OAKLAND, CALIF. — Cultiva La Salud and Martine Watkins, with support from ChangeLab Solutions and the American Heart Association, on Aug. 10 filed a lawsuit seeking to overturn California’s 2018 preemption law that limits local governments from passing new policies, such as soda taxes.

The action was filed in the Superior Court of California by Jarvis, Fay & Gibson, LLP, on behalf of Cultiva La Salud, an organization dedicated to creating health equity in the San Juaquin Valley of California, and Ms. Watkins, a resident of Santa Cruz, Calif., and a member of the Santa Cruz City Council. The lawsuit contends that the 2018 California statute, which was supported by the beverage industry, oversteps its bounds by unlawfully penalizing charter cities that exercise their constitutionally-protected authority to manage municipal affairs, including taxation, based on a provision that effectively takes away a city’s sales tax revenue if it enacts a sugary drink tax, jeopardizing “millions of dollars for that community.”

The preemption doctrine maintains that laws from higher authorities will displace laws of lower authorities when there is a conflict between the two.

“It is imperative that local governments have decision-making power and all tools at their disposal to protect the health and safety of their residents, especially during this time of COVID-19,” said Sarah de Guia, JD, chief executive officer of ChangeLab Solutions. “Abusive laws like this one harm families and communities, and they should have no place in California or anywhere else. Two years ago, the beverage industry strong-armed the legislature to push through a measure that protects their profits but hurts public health. The court should strike down this blatantly illegal law.”

The 2018 statute prevents cities from enacting new sugary drink taxes until 2031. California cities, including San Francisco, Berkeley, Oakland and Albany, with so-called “soda taxes” in place prior to the 2018 statute were allowed to keep those taxes.

“Sugary drink taxes have had a demonstrably positive impact in the communities that enacted them,” said John Maa, MD, a general surgeon at MarinHealth Medical Center and board member of the American Heart Association. “Localities should be able to enact laws that promote health and equity while helping communities and local businesses thrive.”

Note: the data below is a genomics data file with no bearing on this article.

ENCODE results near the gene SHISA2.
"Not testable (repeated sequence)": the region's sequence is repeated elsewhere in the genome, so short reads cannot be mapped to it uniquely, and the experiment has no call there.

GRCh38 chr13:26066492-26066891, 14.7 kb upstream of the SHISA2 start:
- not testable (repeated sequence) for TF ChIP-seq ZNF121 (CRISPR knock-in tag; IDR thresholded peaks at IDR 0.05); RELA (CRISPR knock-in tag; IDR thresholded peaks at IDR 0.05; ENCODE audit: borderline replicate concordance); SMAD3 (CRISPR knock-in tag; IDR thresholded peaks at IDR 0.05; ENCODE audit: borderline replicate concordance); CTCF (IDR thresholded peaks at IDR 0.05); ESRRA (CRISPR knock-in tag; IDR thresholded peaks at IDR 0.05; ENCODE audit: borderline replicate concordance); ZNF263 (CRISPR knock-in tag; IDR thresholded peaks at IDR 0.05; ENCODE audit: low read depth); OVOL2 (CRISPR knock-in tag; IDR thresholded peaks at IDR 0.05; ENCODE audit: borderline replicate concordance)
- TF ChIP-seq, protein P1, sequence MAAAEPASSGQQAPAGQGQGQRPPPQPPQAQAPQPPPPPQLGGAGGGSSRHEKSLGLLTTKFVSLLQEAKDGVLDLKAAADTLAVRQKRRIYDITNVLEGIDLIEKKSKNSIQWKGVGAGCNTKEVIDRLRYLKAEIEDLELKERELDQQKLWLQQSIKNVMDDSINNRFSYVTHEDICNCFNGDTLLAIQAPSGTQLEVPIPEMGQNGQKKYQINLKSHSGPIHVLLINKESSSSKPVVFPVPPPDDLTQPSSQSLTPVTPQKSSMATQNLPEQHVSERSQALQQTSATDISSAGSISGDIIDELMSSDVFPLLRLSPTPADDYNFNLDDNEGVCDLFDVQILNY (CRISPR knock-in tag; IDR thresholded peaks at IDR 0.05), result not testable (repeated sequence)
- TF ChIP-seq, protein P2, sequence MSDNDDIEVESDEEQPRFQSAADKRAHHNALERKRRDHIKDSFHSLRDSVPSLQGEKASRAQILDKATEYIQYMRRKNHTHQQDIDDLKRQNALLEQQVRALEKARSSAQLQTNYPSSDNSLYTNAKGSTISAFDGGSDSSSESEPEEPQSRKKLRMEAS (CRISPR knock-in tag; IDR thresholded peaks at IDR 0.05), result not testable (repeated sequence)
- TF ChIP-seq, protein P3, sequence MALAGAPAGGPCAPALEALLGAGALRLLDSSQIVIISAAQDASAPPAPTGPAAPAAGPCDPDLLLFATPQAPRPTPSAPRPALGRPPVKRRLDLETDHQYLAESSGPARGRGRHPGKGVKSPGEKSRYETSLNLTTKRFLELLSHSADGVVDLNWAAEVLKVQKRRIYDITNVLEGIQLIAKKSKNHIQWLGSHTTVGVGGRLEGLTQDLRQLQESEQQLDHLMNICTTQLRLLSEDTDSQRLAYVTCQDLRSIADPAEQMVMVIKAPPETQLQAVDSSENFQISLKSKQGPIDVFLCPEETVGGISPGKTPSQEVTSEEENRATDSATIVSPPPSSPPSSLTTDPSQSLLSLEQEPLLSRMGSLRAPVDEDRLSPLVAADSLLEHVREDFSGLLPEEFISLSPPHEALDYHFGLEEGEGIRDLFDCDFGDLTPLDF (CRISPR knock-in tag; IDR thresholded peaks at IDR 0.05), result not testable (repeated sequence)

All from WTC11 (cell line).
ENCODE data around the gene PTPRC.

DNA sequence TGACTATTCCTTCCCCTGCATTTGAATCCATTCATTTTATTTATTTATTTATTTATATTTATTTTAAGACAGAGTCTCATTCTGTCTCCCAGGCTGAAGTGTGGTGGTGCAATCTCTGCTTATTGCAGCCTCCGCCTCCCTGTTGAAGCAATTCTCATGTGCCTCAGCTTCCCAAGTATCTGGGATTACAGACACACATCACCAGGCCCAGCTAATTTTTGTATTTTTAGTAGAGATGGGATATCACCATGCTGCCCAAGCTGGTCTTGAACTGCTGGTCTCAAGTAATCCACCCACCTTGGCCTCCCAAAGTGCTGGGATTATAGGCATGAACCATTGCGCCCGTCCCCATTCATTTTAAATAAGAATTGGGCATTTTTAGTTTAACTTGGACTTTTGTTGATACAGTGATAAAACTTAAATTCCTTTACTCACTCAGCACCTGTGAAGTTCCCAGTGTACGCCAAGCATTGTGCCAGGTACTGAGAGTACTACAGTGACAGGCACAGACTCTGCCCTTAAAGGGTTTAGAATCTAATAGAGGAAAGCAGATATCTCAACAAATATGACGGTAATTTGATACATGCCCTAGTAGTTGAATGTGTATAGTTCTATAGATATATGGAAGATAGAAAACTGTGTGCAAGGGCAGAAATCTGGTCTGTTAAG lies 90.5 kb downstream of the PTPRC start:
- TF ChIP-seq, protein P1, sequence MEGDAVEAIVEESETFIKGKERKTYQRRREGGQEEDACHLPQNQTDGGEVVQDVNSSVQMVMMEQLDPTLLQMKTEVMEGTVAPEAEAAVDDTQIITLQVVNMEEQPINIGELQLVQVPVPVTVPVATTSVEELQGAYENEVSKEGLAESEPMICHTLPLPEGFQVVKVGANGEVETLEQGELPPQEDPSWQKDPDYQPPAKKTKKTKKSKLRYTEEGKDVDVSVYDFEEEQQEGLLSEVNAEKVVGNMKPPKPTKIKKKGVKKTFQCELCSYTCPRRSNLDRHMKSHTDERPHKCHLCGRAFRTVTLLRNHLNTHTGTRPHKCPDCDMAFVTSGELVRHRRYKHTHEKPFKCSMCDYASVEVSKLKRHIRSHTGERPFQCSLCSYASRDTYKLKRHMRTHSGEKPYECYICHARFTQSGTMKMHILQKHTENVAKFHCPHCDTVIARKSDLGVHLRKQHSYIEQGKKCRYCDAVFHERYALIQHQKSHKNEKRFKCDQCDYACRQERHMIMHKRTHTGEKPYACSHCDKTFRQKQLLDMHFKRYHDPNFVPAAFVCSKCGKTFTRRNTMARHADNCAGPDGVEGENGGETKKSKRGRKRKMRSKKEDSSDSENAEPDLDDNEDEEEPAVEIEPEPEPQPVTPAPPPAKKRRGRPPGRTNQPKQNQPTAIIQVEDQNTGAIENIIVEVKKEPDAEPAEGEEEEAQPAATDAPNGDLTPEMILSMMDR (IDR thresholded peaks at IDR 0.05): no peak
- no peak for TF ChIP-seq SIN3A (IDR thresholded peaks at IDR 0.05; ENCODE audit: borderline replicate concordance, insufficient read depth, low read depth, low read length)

The timing of the lawsuit coincides with the current coronavirus pandemic, which it contends magnifies the need for freedom of local government control and is intended to go beyond soda taxes. Possible areas of impact include paid sick leave, broadband access, affordable housing, food insecurity, clean drinking water and other issues that often are magnified in low income and communities of color.

“Some of the most significant public health policies of the past few decades — from smoke-free air laws to sugary drink taxes — started in a single community and then spread across the country,” said Genoveva Islas, MPH, founder and executive director of Cultiva La Salud. 

Several states in addition to California have preemption laws in place. Some individual cities and municipalities also have soda taxes on the books, although the implementation of such taxes has slowed in the past couple of years.

The American Beverage Association noted that more than 40 taxes on beverages have been proposed or rejected over the past several years.

“We may disagree with some in the public health community on discriminatory taxes, but we agree that we must work on comprehensive solutions to public health challenges,” the ABA said. “Instead of going to the healthiest cities to propose a tax, we’re going to communities with the highest rates of obesity in the country and working hand-in-hand with community leaders and public health groups to cut sugar consumption.”